June 05, 2014
By Torré Brannon-Reese
LAWT Contributing Writer
Imagine being a child, 7, 8, 9 years old. You were born in Belize, Cuba, Trinidad, the Bahamas, Jamaica, Guatemala, or somewhere else in the beautiful Caribbean Islands, or Central America. Suddenly, your mother leaves home, is gone for a year, maybe two or three; finally, she comes back to get you and takes you to this wonderful place called America! America, that far-way land you’ve heard of, where everybody is free, eternally happy, and rich beyond your wildest dreams.
Well, the reality for hundreds of thousands of “innocent children”, many now full grown adults, is a life devoid of true freedom. The reality is that hundreds of thousands of innocent/immigrants live their lives in a state of constant fear of deportation. Deportation from America, back to a land they know nothing about and have no emotional connection to. Hundreds of thousands of “undocumented citizens”, many who have been in this country for 20, 30 and 40 years, live in constant fear that one day, they will be stripped away from their children, family, friends and loved ones, and forcibly taken away from the only life they’ve ever known. Their lives are eerily similar to that of millions of innocent enslaved Africans in America, who lived their lives in this same state of fear and “perceived freedom”.
The assumption for the majority of us who are of African descent, is that this is a “Mexican” or “Latino” issue. And many of “us”, due to our cultural/historical ignorance, acquired racial prejudice and or social/political apathy, turn a blind eye toward this issue, as if it does not affect us. We need to think again, because, guess what, it affects us (Black people) in more ways than one. If nothing else, our political behavior (I’m generalizing with intelligence) on this issue has helped to define our national image in ways most of us, do not even understand.
As we run scared that the “illegals” (as our ancestors were called) are taking away our jobs, we naturally align ourselves politically with right wing conservatives/segregationist who have never had our best interest at heart, and who use us as political footballs based upon our own prejudices, ignorance and media inspired fears.
As a native of New Orleans, Louisiana, I am proud to know that my historical lineage not only goes back to Africa, yet, my bloodline connects me to the triumphant Haiti people. This due to the influx of Haitians, migrating into New Orleans after their revolution and independence from France in the early 1800’s.
Yet, this writing is not so concerned about the “politics”, as it is about the “human” side of this issue. As people of color who (should be) knowledgeable and appreciative of our history, I’d think we’d be particularly concerned and actively involved in helping to create meaningful, respectful solutions on this issue. The unfortunate argument that immigrants hurt employment opportunities for low skilled, marginally educated Blacks, has been adopted by right wing conservatives as their mantra, and again, further promotes an image of Black men as helpless, pitiful victims, who in 200 years, have failedto make progress in American society. Sadly, these same so-called, “second class human beings”, are tricked into fighting against other low-skilled, marginalized, economically/politically exploited class of persons, or, Latinos.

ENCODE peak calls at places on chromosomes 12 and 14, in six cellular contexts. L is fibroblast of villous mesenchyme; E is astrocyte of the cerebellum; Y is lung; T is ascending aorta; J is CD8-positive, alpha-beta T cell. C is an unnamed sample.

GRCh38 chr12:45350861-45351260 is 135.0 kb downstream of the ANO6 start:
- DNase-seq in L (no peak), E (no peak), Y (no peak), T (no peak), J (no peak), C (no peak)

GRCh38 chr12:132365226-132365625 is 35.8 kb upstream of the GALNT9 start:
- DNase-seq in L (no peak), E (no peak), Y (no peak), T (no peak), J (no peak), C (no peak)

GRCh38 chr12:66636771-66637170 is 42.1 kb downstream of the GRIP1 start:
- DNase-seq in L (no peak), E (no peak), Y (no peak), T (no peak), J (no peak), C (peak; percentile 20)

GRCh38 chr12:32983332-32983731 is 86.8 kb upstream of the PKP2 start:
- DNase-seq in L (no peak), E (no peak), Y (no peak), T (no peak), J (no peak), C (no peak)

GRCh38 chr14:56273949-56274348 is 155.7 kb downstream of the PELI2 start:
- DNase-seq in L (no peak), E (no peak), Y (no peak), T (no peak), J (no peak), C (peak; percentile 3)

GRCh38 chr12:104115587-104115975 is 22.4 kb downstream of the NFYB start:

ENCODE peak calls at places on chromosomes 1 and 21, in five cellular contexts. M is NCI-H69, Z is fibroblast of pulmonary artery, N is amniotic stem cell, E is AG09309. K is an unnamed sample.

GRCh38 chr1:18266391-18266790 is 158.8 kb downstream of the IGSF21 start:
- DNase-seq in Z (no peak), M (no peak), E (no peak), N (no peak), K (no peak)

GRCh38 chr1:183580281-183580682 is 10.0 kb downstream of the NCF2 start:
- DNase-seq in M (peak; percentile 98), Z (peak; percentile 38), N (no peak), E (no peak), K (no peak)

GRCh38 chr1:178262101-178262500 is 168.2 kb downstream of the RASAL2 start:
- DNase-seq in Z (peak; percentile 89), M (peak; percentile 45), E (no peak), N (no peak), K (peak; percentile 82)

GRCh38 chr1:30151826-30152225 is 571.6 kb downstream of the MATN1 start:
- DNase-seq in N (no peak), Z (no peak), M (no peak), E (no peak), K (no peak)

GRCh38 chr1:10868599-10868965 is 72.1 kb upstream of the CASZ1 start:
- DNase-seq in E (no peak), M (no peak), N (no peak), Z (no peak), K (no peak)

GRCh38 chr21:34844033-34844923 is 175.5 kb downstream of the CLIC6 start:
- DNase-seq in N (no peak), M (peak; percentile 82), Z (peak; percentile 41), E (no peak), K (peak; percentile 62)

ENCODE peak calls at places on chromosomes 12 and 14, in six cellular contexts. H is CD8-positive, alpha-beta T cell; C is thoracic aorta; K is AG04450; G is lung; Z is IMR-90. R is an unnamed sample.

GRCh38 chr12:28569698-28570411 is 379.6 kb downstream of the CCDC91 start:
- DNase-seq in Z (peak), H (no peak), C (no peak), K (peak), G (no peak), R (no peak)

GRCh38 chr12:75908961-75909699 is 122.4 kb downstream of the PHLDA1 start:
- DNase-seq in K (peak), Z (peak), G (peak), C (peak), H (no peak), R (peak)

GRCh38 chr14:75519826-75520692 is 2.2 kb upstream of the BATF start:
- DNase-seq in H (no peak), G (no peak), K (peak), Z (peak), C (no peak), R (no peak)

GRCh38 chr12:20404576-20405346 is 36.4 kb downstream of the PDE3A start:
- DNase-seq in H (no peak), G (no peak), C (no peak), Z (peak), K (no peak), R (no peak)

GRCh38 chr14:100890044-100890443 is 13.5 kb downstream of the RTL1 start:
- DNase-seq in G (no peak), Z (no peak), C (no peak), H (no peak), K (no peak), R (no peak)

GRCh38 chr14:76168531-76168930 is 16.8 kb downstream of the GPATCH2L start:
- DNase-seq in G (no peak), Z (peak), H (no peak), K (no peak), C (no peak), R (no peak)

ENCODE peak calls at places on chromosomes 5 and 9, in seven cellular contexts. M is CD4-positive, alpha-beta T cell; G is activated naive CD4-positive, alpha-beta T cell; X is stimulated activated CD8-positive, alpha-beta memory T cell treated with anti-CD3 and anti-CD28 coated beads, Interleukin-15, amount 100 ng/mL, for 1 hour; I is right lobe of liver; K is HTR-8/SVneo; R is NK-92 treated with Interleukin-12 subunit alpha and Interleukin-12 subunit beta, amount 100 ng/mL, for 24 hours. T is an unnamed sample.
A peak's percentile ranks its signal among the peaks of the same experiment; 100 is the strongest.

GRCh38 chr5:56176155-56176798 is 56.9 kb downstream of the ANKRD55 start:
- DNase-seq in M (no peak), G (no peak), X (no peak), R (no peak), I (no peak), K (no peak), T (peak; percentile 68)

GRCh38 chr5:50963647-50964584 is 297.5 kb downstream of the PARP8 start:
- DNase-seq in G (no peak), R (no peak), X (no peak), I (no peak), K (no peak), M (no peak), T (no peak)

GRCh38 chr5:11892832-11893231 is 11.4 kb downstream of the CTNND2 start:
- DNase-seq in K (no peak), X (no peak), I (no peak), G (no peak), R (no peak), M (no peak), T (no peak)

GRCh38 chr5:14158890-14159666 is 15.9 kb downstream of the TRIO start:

Historically, the greatest among us, knowing the power of coalition building and cultural bonding, have consciously reached out to our brothers and sisters of color in the Diaspora; people such as, W.E.B.DuBois, Marcus Garvey, Paul Robeson, Malcolm X, and Dr. Martin Luther King, were all in search of positive and productive relationships amongst people of color; who comprise the majority (not minority) of the human beings on the planet.
I imagine that if Dr. King were still alive, he would fight with all his power against the devilish deportation/slave treatment of innocent, law abiding, tax-paying citizens, whose only crime was being born in Another Country.
Innocent Black Immigrants
And if Malcolm X were here, I am confident that he would point a stern finger at his people; who, in
2014, still have our hands stretched out, begging our former slave masters for hand-outs!
My feeling is that Malcolm would be about the business of focusing our energies/attention on “ownership” and the building of our own economic and political systems and institutions.
What a shameful thing we do to the legacies of our ancestors, when we waste time & talent, hating on other political victims, who, by the way, actually own the spiritual birthright to this land we call America.
My hope and prayer is that we become actively involved in this grand, international struggle for human dignity. Further, and as a realistic/optimist, I do believe that as more of our close friends and family members are affected by this unfortunate phenomenon, we will get involved.
As far as I am concerned, the current Black Immigration reality is not unlike that of our slave era experience. The free, northern born Negroes, enjoying access to education, jobs and opportunity, had a choice, they could stand idly by, and watch our southern born brothers and sisters suffer the indignities of chattel slavery; or they could do as sister Harriet Tubman did, and fight for the freedom of their people. I stand with Harriet, where so you stand?
It is our responsibility, as a people who were formally “forced immigrants”, to preserve and honor our legacy. Our legacy is one of compassion, kindness, self-education and courageous action. Let’s honor our legacy, get involved.